Ursidae: The Undergraduate Research Journal at the University of Northern Colorado

Faculty Sponsor

Rena Kirkland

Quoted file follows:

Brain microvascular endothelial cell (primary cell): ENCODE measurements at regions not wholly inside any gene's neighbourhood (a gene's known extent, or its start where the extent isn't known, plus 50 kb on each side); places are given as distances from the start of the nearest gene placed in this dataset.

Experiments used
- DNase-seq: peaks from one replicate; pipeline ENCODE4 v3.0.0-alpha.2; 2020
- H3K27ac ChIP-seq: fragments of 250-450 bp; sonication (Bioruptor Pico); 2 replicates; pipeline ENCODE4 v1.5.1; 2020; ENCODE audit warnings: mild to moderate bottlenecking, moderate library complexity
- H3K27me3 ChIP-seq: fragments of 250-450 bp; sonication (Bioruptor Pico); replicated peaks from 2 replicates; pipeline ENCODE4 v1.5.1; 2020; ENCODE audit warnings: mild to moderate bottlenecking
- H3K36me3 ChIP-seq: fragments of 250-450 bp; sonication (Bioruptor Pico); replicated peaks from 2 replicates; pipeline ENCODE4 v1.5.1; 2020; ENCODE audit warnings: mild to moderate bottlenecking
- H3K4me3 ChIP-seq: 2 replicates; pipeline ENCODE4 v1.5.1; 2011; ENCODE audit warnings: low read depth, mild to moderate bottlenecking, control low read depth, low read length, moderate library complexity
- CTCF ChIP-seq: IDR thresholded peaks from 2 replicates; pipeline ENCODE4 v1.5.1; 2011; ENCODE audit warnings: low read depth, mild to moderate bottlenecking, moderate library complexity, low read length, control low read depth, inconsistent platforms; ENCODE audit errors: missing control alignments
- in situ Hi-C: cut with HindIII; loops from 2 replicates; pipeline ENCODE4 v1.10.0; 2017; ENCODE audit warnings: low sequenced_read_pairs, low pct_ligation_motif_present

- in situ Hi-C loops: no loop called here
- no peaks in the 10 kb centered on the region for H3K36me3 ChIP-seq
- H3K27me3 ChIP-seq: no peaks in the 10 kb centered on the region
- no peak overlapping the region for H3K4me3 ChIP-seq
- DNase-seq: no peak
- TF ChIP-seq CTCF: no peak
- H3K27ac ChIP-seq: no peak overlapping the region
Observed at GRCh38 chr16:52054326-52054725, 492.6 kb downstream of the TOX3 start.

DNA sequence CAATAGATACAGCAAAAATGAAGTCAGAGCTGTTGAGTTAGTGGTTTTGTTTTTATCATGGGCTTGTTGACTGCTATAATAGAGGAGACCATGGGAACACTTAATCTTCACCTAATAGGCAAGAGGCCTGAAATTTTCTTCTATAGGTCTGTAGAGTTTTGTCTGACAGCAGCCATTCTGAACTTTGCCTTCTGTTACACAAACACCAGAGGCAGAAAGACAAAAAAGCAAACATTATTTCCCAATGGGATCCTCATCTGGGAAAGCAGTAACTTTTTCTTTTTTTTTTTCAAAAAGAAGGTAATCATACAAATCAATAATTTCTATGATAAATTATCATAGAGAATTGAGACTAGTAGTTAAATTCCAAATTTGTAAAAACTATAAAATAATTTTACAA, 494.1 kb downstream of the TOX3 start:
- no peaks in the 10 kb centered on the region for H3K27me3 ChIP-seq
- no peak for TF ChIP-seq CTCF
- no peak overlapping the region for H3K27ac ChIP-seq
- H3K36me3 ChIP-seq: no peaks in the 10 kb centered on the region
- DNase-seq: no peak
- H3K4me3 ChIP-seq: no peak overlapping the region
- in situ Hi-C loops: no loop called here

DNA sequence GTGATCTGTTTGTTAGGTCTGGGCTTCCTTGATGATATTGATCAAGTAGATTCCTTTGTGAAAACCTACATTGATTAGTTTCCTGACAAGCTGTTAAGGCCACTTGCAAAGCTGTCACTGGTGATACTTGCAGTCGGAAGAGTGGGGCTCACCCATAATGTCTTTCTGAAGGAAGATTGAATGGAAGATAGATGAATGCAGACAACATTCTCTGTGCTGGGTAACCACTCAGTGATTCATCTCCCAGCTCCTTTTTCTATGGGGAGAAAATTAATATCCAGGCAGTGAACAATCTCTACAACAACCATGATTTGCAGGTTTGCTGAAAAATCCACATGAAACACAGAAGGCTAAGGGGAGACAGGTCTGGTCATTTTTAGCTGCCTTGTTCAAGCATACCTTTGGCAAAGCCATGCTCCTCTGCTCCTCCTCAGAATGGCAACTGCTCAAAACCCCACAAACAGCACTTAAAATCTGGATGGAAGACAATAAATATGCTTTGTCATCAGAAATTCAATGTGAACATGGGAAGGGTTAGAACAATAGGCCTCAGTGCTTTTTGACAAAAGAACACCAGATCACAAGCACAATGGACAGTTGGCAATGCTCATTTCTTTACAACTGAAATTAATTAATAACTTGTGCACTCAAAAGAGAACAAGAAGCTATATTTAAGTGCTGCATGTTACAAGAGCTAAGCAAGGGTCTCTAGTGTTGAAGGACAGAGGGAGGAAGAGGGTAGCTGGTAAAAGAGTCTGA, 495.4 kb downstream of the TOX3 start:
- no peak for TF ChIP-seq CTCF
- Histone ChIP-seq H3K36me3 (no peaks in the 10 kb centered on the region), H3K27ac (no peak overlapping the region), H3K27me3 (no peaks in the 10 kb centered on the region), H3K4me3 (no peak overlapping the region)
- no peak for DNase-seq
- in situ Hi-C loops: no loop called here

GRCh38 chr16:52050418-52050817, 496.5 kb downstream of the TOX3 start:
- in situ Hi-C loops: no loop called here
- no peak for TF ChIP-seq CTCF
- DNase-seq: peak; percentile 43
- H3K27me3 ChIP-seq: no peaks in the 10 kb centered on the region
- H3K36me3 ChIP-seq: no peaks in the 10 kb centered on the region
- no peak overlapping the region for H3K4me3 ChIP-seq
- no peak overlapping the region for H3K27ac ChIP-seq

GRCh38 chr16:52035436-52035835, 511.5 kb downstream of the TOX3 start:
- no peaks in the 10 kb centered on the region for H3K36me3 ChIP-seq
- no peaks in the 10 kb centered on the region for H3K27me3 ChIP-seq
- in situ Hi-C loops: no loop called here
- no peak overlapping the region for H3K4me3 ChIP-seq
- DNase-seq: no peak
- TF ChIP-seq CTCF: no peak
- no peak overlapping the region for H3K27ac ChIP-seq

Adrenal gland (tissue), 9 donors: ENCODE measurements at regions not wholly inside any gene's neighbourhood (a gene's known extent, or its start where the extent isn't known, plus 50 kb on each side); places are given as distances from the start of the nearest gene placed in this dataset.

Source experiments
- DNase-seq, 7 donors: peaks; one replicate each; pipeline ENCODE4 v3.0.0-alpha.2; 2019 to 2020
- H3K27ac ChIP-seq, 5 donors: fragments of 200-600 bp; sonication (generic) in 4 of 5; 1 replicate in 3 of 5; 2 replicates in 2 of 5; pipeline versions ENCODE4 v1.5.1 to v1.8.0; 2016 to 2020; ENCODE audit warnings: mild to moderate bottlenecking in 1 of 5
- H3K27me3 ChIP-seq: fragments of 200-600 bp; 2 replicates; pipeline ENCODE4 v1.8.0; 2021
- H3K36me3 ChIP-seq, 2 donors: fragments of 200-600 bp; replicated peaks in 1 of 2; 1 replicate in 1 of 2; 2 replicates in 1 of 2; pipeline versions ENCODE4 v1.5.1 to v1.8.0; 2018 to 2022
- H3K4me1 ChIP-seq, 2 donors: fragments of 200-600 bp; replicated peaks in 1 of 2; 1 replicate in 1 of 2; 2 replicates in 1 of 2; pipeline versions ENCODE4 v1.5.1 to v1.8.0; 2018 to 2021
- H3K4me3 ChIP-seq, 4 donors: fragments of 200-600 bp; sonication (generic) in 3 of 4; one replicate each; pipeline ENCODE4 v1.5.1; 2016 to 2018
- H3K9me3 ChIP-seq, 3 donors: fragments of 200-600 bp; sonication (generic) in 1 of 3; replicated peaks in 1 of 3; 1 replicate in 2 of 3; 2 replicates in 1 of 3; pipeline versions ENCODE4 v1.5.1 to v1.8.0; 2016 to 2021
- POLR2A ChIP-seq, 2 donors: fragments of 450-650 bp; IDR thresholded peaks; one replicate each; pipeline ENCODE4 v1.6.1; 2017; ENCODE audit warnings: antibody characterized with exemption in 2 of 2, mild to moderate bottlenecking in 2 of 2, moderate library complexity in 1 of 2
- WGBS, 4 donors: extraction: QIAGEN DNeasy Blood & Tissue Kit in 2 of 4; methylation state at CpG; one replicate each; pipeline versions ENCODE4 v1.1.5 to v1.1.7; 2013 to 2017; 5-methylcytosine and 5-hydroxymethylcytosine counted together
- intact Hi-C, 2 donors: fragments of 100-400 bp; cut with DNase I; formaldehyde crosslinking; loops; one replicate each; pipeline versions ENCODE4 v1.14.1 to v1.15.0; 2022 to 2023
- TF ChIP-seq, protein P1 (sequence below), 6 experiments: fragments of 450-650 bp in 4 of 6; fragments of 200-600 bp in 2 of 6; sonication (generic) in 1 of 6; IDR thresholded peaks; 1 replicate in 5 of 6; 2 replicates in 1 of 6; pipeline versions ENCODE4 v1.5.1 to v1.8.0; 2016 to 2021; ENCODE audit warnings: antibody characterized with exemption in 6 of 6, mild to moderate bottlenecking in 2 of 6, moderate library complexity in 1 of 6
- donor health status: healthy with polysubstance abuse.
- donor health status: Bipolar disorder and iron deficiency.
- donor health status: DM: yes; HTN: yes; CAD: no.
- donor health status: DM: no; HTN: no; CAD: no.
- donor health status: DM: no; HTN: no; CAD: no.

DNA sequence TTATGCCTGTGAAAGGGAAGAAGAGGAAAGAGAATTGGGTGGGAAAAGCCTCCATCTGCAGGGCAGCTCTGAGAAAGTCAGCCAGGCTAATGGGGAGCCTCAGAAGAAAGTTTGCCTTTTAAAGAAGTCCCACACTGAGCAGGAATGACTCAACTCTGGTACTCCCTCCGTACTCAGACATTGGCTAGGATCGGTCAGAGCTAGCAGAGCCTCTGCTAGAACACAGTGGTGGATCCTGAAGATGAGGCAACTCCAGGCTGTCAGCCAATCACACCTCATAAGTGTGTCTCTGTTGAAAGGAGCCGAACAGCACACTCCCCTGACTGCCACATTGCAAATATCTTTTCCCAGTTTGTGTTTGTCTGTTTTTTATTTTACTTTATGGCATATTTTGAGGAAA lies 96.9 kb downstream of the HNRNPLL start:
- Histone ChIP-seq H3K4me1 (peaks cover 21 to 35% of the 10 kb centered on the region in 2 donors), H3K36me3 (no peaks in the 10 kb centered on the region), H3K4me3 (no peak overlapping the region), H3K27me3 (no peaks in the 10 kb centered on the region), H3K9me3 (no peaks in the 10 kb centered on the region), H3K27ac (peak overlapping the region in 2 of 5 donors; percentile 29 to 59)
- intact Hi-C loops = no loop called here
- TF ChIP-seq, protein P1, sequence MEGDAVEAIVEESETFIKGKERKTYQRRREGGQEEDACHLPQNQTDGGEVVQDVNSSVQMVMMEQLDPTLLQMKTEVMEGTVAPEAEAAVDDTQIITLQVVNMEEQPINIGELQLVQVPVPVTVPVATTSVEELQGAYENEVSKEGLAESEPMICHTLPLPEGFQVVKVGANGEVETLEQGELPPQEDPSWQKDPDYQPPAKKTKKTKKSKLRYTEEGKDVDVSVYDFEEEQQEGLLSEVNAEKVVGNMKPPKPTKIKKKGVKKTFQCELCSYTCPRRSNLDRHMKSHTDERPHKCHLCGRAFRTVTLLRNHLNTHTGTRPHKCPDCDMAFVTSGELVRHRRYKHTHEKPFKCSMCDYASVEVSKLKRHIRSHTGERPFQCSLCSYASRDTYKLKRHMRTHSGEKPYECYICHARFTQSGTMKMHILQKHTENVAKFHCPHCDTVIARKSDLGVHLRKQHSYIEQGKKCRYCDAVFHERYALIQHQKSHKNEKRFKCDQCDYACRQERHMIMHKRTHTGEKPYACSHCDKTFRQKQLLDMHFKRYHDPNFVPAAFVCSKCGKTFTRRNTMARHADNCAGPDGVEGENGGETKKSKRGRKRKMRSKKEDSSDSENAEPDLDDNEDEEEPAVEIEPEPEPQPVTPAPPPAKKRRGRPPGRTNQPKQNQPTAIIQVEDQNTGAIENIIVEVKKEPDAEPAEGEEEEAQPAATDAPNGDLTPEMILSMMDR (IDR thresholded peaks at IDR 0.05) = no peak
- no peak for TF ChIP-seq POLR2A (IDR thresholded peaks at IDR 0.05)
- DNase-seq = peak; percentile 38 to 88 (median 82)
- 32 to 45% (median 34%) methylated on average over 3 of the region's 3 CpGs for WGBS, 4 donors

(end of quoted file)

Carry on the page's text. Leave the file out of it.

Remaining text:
According to the Scope of Practice for speech-language pathologists (SLPs), set forth by the American Speech-Language-Hearing Association, SLPs are responsible for offering therapy to individuals with psychiatric illnesses, including schizophrenia. People with schizophrenia often struggle with social use of language which may lead to difficulty maintaining relationships and employment. These individuals may also experience negative stigma as a result of expressive and receptive language difficulties. Although the treatment of schizophrenia has traditionally remained in the realm of psychiatry, some studies have shown that individuals with schizophrenia can benefit from speech-language therapy. The purpose of this study was to examine schizophrenia from a communication sciences perspective. An anonymous online survey was completed by individuals involved with either psychology, audiology, or speech-language sciences (n=221) in order to determine what differences are present in knowledge and beliefs of the role of language in schizophrenia. The results show that there are significant differences in knowledge and beliefs about schizophrenia between the fields of psychology and communication sciences which may have implications for the need for further involvement of SLPs in the treatment of schizophrenia.

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